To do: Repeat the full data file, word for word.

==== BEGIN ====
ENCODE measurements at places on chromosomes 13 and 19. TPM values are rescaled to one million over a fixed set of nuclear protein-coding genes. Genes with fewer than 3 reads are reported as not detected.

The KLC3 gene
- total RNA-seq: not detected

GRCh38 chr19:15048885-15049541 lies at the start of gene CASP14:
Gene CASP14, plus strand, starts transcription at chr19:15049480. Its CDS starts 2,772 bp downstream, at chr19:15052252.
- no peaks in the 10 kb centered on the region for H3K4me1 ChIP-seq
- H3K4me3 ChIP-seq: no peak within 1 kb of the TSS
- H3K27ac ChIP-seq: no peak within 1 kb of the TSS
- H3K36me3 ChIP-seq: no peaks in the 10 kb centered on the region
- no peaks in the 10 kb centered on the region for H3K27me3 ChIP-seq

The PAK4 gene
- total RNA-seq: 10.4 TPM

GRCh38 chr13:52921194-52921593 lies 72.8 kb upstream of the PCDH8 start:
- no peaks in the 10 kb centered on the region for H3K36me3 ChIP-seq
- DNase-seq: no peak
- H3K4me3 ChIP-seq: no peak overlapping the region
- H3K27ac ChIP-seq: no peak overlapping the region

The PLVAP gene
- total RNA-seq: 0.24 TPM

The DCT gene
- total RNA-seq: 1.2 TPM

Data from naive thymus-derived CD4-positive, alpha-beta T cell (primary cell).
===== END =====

ENCODE measurements at places on chromosomes 13 and 19. TPM values are rescaled to one million over a fixed set of nuclear protein-coding genes. Genes with fewer than 3 reads are reported as not detected.

The KLC3 gene
- total RNA-seq: not detected

GRCh38 chr19:15048885-15049541 lies at the start of gene CASP14:
Gene CASP14, plus strand, starts transcription at chr19:15049480. Its CDS starts 2,772 bp downstream, at chr19:15052252.
- no peaks in the 10 kb centered on the region for H3K4me1 ChIP-seq
- H3K4me3 ChIP-seq: no peak within 1 kb of the TSS
- H3K27ac ChIP-seq: no peak within 1 kb of the TSS
- H3K36me3 ChIP-seq: no peaks in the 10 kb centered on the region
- no peaks in the 10 kb centered on the region for H3K27me3 ChIP-seq

The PAK4 gene
- total RNA-seq: 10.4 TPM

GRCh38 chr13:52921194-52921593 lies 72.8 kb upstream of the PCDH8 start:
- no peaks in the 10 kb centered on the region for H3K36me3 ChIP-seq
- DNase-seq: no peak
- H3K4me3 ChIP-seq: no peak overlapping the region
- H3K27ac ChIP-seq: no peak overlapping the region

The PLVAP gene
- total RNA-seq: 0.24 TPM

The DCT gene
- total RNA-seq: 1.2 TPM

Data from naive thymus-derived CD4-positive, alpha-beta T cell (primary cell).